Crash in California real estate prices 'very unlikely,' Fed economist says

January 27, 1991|By Jamie Beckett | Jamie Beckett,San Francisco Chronicle

SAN FRANCISCO -- A crash in California real estate prices -- widely predicted by many observers -- is "very unlikely," economist Randall Pozdena of the Federal Reserve Bank of San Francisco said last week.

That's because California housing is tied so closely to the state's overall economic activity, he said. California housing prices would fall drastically only if the state's economy goes down hill -- which Mr. Pozdena considers unlikely.

"If we are in a recession, we can expect some softening of prices, but nothing more dramatic than the

weakening of the economy itself," he said.

That puts Mr. Pozdena in opposition to recent predictions made in Forbes magazine and by Prudential-Bache Securities.

For example, Prudential-Bache analysts George Salem and Donald Wang project a price drop of 25 percent or more in California real estate by the end of 1991. The state's "great real estate boom is over," they declared.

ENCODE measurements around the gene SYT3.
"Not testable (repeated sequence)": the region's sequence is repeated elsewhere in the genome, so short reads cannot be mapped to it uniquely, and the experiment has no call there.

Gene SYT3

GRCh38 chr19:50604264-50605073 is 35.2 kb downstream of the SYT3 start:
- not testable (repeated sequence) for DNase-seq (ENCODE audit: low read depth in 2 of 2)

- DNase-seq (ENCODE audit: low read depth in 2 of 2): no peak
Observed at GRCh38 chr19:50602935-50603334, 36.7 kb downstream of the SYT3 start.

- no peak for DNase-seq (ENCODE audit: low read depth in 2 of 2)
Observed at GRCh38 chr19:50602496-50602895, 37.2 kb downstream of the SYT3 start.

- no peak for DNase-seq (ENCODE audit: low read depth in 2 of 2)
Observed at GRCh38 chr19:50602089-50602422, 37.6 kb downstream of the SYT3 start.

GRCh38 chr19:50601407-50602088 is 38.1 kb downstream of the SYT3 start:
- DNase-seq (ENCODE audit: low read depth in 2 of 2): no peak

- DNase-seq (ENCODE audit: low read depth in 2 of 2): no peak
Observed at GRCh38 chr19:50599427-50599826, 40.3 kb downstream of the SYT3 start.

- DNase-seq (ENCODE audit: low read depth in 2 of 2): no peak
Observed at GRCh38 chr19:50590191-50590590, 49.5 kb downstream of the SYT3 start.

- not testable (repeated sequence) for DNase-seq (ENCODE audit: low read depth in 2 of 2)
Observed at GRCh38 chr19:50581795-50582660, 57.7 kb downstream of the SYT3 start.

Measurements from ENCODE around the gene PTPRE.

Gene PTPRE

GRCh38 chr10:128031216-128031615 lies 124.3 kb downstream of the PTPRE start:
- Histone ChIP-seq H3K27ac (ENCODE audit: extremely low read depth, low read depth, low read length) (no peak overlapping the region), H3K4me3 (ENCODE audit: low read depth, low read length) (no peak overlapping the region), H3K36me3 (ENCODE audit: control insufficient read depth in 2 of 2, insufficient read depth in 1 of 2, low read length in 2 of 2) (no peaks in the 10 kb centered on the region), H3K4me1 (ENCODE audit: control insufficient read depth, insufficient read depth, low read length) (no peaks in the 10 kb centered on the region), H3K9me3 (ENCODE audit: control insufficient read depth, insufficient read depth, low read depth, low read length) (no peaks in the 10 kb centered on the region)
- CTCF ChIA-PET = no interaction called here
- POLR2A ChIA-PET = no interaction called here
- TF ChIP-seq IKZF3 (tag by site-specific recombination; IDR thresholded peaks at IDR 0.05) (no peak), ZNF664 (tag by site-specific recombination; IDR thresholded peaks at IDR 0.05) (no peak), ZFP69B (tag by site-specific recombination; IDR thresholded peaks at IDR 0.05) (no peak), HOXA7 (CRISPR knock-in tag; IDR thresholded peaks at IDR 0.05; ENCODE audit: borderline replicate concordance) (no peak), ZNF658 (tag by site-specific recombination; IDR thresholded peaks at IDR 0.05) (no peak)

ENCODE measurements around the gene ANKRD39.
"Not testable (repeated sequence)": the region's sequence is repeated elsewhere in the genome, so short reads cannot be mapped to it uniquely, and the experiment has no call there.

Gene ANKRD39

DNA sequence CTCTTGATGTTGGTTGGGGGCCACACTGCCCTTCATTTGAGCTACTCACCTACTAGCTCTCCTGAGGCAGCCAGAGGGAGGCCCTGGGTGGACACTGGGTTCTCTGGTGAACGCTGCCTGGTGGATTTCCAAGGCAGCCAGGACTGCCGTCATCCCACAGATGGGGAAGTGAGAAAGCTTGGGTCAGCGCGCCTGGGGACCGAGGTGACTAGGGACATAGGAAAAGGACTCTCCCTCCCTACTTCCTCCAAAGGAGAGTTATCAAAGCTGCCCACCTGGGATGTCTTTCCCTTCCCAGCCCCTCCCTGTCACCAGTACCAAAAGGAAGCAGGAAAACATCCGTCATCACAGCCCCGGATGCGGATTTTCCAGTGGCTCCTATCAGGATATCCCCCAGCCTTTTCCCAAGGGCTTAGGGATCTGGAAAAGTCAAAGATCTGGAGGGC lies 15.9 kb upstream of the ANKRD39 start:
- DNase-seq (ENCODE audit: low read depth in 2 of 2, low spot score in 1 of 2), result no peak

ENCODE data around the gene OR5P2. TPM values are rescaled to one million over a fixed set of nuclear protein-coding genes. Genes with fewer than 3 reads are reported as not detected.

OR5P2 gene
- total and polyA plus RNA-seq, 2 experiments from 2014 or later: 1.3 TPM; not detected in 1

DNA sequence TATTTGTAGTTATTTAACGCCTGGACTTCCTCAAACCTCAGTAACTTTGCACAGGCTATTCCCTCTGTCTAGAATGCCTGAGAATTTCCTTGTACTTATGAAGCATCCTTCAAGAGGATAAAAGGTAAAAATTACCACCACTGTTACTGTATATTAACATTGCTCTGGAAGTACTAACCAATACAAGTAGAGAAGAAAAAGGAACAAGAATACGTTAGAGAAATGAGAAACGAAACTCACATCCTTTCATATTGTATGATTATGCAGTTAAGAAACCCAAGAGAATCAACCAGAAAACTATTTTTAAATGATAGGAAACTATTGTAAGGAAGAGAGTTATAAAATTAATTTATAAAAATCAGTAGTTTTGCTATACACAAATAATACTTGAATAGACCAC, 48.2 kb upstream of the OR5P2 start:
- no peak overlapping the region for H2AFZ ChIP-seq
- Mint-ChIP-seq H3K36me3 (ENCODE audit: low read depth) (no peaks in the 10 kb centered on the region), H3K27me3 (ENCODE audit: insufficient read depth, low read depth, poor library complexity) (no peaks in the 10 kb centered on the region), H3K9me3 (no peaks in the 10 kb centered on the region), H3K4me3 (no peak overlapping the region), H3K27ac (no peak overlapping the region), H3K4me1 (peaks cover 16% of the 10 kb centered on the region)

Not so, Mr. Pozdena said. The sixfold increase in home prices in the state over the past 20 years was not fueled by speculation but rather by a growing population and a high level of economic activity, both of which are likely to continue, he argues.

The state's high productivity offers another sound economic reason why California real estate prices are so high compared to national averages, he noted.

California's gross state product of about $7,500 per acre is three times the national average of $2,500 per acre.

In past economic downturns, housing prices have dropped in proportion to the economy as a whole, Mr. Pozdena said.

He also dismissed worries about the impact the troubles of the defense industry might have on the state's economy or housing market.

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